Skip to content
 

19th Sunday in Ordinary Time, Year C – Homily

19th Sunday in Ordinary Time, Year C
Wisdom 18:6-9
Psalm 93:1, 12, 18-19, 20-22 (17b)
Hebrews 11:1-2, 8-19
Luke 12:32-48
August 11, 2019

Blessed the people the Lord has chosen to be his own.” 

The Lord has chosen to make all of us his children.  As our Father, He chooses to be “our help and our shield.”  Yet, we need to realize that doesn’t mean we get what we want when we want it.

Sometimes, we have to wait for the Lord, we need to wait for the appointed time.  I don’t know about you but I know I do not like to wait.

Jesus speaks today of the hour of his Second Coming.  He speaks using a parable of the servants awaiting the master’s return.  They did not know the hour but they were expected to be ready.

We do not know the hour when the Son of Man will come but we are expected to be ready.

God called Abraham to a new land.  He did not tell Abraham where it was yet “by faith Abraham obeyed…by faith he sojourned,” letting the Lord lead him.   He was patient, knowing the Lord would provide in his own time.

The first disciples lived expected the Second Coming to happen immediately.  That was 2,000 years ago.  It hasn’t happened yet.  So, today we don’t live with any sense of urgency.  That means many people have slacked off and choose earthly pleasurers over following the Lord’s way today.  They might think they will have time to change.

Jesus is clear that the Son of Man will come “at an hour you do not expect.”  Elsewhere he speaks of how there will be earthquakes, wars, and insurrections as signs of the coming.

Do you watch the news on a regular basis?  You can watch news reports about earthquakes.  Sometimes it seems to me that there are more earthquakes happening in recent years?  Is that a sign of the Second Coming?

The news also reports on terrorist attacks, wars, and insurrections.  Is this a sign of the Second Coming?  If not, the shootings and violence still point to the rise of evil and people turning away from the Lord’s way.

What is our response to be?  It could be a response of fear.  There I turn to Jesus’ words “Do not be afraid any longer, little flock, for your Father is pleased to give you the Kingdom.

Faith, belief in God and knowledge of his kingdom, is God’s free gift to us.  He wants us to have hope.  The first reading from the Book of Wisdom reminds how the Israelites knew when the Passover would come so they would be prepared.  Jesus speaks of the Second Coming so that we might be prepared and have hope of what is to come. 

God does not want us to live our whole lives in fear.  God wants us to have hope.  That’s why He sent Jesus.  Jesus came and died for us on the Crucifix not to install fear of our sins but to give us hope of God’s merciful forgiveness.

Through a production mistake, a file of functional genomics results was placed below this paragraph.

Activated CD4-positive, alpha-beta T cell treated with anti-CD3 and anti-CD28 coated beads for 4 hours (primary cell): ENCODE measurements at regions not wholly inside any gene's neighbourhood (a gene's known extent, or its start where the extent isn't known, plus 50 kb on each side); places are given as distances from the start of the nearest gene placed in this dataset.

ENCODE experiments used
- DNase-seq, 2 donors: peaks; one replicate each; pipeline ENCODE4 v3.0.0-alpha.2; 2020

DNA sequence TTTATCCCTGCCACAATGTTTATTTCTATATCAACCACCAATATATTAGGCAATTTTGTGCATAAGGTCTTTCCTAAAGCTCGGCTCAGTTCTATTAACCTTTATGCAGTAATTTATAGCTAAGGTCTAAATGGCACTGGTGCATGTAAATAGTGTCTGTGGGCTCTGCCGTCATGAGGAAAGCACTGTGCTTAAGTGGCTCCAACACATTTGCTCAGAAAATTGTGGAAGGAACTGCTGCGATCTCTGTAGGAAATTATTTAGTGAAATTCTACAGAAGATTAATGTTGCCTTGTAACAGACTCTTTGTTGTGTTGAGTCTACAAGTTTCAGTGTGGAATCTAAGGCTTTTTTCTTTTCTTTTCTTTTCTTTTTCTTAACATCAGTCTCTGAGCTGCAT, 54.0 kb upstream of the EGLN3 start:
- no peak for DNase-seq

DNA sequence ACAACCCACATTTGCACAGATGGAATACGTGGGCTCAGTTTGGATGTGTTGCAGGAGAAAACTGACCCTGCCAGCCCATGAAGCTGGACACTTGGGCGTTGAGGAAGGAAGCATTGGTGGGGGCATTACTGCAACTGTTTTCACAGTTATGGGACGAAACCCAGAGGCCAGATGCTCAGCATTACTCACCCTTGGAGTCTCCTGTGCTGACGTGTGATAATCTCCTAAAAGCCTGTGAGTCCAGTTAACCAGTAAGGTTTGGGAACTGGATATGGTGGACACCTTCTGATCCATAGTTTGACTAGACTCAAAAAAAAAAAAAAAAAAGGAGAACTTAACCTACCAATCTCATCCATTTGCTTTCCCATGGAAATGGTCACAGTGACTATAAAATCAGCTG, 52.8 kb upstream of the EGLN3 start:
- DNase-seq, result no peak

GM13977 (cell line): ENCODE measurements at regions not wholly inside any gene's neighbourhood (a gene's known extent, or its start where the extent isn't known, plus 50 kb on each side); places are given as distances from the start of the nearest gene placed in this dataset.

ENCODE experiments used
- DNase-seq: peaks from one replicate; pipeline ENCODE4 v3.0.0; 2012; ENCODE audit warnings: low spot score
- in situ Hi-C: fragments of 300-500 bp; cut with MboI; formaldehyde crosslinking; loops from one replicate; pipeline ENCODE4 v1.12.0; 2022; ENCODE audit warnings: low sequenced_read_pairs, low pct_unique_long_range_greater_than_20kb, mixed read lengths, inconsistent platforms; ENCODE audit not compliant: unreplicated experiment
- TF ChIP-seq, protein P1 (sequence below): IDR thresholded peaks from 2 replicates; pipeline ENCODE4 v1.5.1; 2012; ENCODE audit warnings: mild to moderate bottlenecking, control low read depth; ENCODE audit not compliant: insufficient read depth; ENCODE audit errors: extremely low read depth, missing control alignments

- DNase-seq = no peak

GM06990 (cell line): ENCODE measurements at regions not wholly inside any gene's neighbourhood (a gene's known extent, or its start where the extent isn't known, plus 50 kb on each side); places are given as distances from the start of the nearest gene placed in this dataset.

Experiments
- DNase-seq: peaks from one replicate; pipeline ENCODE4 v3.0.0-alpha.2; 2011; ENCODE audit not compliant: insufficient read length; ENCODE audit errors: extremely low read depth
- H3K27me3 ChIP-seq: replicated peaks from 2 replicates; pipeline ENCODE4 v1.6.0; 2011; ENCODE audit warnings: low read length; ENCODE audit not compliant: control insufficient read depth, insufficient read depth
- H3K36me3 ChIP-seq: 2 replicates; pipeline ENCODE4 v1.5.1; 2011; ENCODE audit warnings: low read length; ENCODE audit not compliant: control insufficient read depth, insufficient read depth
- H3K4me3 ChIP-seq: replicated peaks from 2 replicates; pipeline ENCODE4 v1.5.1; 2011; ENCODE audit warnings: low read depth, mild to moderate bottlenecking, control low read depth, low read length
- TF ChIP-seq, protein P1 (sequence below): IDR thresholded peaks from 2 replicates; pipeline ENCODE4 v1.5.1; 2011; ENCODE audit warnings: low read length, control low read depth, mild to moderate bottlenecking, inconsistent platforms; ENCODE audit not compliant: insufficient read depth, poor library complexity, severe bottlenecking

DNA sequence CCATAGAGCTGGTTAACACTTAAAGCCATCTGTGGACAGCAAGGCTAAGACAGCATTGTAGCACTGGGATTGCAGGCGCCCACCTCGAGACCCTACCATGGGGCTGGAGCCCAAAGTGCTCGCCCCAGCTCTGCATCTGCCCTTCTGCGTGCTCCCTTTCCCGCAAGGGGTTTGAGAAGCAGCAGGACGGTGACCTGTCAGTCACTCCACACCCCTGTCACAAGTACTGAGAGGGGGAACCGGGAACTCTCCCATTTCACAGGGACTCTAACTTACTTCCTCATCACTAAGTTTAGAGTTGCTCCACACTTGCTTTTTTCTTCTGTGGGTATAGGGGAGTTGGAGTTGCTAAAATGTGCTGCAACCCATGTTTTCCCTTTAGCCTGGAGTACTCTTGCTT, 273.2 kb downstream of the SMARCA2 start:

We need to be “ready.”  We need to keep “vigilant.”  We need to be “prepared.”

Are you scared by the news of more shootings?  Do you feel powerless to stop it?  I know people who say they don’t watch the news because it is too depressing.

What can we do to stop it?  How can we prepare ourselves?

For earthly preparation, such acts of violence should serve as a reminder that wherever we go, we should be aware of our surroundings.  If something bad is to happen, where are the exits (i.e. where can I run to for safety)?  If I can’t escape, where can I hide?  If I can’t hide, how can I defend myself?

Of course, the more ideal thing is to keep these events from happening but what can someone like me do?  If you see someone saying or doing things that might indicate they are planning an attack, report it to the police.  Last weekend you probably heard the news of the shootings in Texas and Ohio.  After that, did you hear Monday or Tuesday of the man who was arrested before he carried out an attack because his grandmother turned him because she knew something was wrong?

Thinking as Christians, we can we do?  Some of these shootings are done by people with mental health issues.  Do we advocate for better availability of help for those with mental health problems?  It isn’t just the individual’s problem.  God calls us to love our neighbor.  Thus, mental health is a societal problem.

For many in society, their decisions are always about what’s in it for them.  As Christians, we need to think about how our actions affect others.  For instance, if I use more than I need of something, does that keep others from having what they need.  Does that lead them to steal and/or acts of violence?

If I set aside selfish desires, then can I better show love and compassion for others?  Then, in turn others might turn from “hate”, choosing instead to love one another.

Of course, we can always pray.  For example, after Mass we pray the St. Michael Prayer together.  We can read in the Book of Revelation of St. Michael the Archangel leading the battle against the dragon.  We need his help and God’s grace in our battle against evil

The Christian response to “hate” is not hate.  You can’t defeat hate with more hate but love can transform the world.  Let us love others as God loves us.

Leave a Reply